One way back to balancing our overstimulated thinking systems and decreasing our hypersensitivity is by learning to redirect your attention away from the world of language and symbols and back into the world of direct experience through our 5 external senses (sight, sound, smell, taste, and touch) and our internal bodily sensations (interoception – our 6th sense). There are at least two reasons why using this strategy helps to reduce overthinking.
Your conscious attention bandwidth is narrow (estimated to be 10-60 bits per second). Shifting your attention away from thinking and towards your 6 senses will fill up your attentional bandwidth with sense data which leaves little bandwidth left for conscious thoughts to arise and take your attention hostage.
Shifting your attention towards your 6 senses will enhance the areas in your brain that are involved with processing sense data giving them more power, more precision, and greater accuracy. Over time, this will make it easier for you to transfer your attention into the world of direct experience and less likely to be taken over by the world of concepts, symbols, and language.
The beauty of directing your attention to go into your senses and out of your mind is that our senses are always on and always available to us whenever we are thinking. They work for us spontaneously without us needing to lift a single finger of effort.
Many of us when dealing with too many thoughts tend to fight them, suppress them, distract ourselves from them, force them to be different, bargain with them, or get upset at them – all strategies that generally end up with us getting bulldozed by our thoughts and becoming their slave. A more helpful way to deal with a reactive mind state is to use a sense directed strategy which redirects our most precious mind capacity, our attention, away from the verbal symbols being generated by our minds and towards the direct experience of reality through our senses. By doing so, we gain the ability to snap out of the trance of incessant and unhelpful thinking and give our mind a much-needed time out from old and rigid thought programs.
The raw sense data that we receive from our shift of attention towards direct experience gives our minds an opportunity to integrate new information and generate possible creative solutions to the challenges we face. It also aids in the development of a powerful mind capacity to observe our thoughts rather than be absorbed by them. This observer capacity, sometimes referred to as metacognition, gives us the ability to create psychological space between us and our thoughts, and helps us to become more conscious of the biased, unhelpful, negative thought patterns that dominate us when we are in a RW mode of thinking.
The development of metacognition, the ability to look at your thoughts rather than from them, allows us greater access to edit and upgrade our old thinking programs – making them less biased and more effective at generating helpful solutions to the adversities we face.
Set aside time each day to practice shifting your attention away from thoughts and towards your 6 senses. Start with a 3-minute practice each day and build from there. You may find it helpful to use a recording device and read the passage in blue and then listen to the recording.
Close your eyes and direct your attention to the sounds in your environment. Notice their pitch, their volume, and their distance from body. Whenever your attention drifts back into thinking, simply notice when that happens and gently shift it back to the sounds in your environment. Observe that not only can you hear sounds, but you can feel them too. Sounds have a vibratory quality that you can perceive. You may notice that not only can you listen with your ears, you can listen with your entire body. (Pause for a few moments)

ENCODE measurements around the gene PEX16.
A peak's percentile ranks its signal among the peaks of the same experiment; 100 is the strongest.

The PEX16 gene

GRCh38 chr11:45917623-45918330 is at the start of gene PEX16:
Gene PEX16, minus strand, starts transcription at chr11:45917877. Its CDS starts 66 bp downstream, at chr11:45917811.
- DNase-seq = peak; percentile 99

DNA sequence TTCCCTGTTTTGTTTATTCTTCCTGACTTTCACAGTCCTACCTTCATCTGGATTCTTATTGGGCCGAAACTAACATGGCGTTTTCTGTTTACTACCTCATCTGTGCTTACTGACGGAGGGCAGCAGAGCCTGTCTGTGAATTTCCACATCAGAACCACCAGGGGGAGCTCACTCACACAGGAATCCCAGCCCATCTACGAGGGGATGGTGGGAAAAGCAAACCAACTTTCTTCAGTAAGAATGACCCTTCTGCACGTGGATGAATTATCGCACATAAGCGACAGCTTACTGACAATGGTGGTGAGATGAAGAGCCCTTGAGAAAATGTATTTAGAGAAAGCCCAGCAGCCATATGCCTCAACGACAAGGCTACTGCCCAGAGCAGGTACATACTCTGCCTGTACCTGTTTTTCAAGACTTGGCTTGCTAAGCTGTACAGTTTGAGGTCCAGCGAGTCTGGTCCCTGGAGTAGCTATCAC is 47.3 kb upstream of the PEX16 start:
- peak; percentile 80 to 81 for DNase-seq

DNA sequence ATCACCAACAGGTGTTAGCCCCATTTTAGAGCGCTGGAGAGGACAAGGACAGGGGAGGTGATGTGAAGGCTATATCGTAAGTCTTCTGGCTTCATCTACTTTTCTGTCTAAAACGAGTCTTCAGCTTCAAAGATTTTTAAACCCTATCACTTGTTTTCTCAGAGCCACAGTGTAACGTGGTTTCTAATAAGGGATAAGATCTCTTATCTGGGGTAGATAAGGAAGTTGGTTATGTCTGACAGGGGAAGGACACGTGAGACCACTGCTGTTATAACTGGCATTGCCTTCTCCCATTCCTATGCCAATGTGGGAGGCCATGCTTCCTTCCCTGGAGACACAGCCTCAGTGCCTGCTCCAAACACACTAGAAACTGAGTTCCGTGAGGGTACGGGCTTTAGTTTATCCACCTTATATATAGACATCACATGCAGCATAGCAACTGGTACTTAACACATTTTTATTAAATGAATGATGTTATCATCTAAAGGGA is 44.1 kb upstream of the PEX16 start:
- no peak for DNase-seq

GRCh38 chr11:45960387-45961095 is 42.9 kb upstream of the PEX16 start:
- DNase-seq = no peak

Next shift your attention to sensing and feeling your body. Start with your feet and notice how your socks and footwear feel (tight, loose, etc.) and if you’re sitting or standing how the ground pushes up to support your feet and how the weight of your feet pushes down on the floor beneath you. Finally move your attention into your hands – starting with your dominant hand and receive the sensations present there. Many people report a tingling or buzzing sensation when they sense from within. Move your attention from your dominant to your non-dominant hand. Slowly switch back and forth between sensing your each of your hands. Once you get the hang of feeling each of your hands, then receive the sensations from both of your hands simultaneously. (Pause for a few moments) Observe what happens to your thinking when your attention is anchored to the sensations in your hand. Then bring your practice to a close.
Habit Making Tip: It’s best when you are learning something new to associate it with something you already do. For instance, you can link this practice to brushing your teeth and make a commitment to yourself that: “I will do 3 minutes of going into my senses practice before I brush my teeth at night.” Make good on your commitment and you will build personal integrity and the beginnings of a deceptively powerful mindfulness-based practice. You can gradually build up your practice using your entire body and its 6 senses. Make it into a game of exploration and with consistent practice you will begin to balance your mind and be able to upgrade your old thinking patterns.
This is just the beginning of learning how to shift your mind’s attention away from thinking and into sensing. It’s a skill that will need consistent practice to sharpen. Start this practice when you are not in a reactive state until you get the hang of it. In future articles we will go into more depth on the Rumination-Worry mode and build on the going into your senses practice. Feel free to experiment in your own ways and report back on what you discover.
Coming soon: Get into your Senses and out of your Mind Part II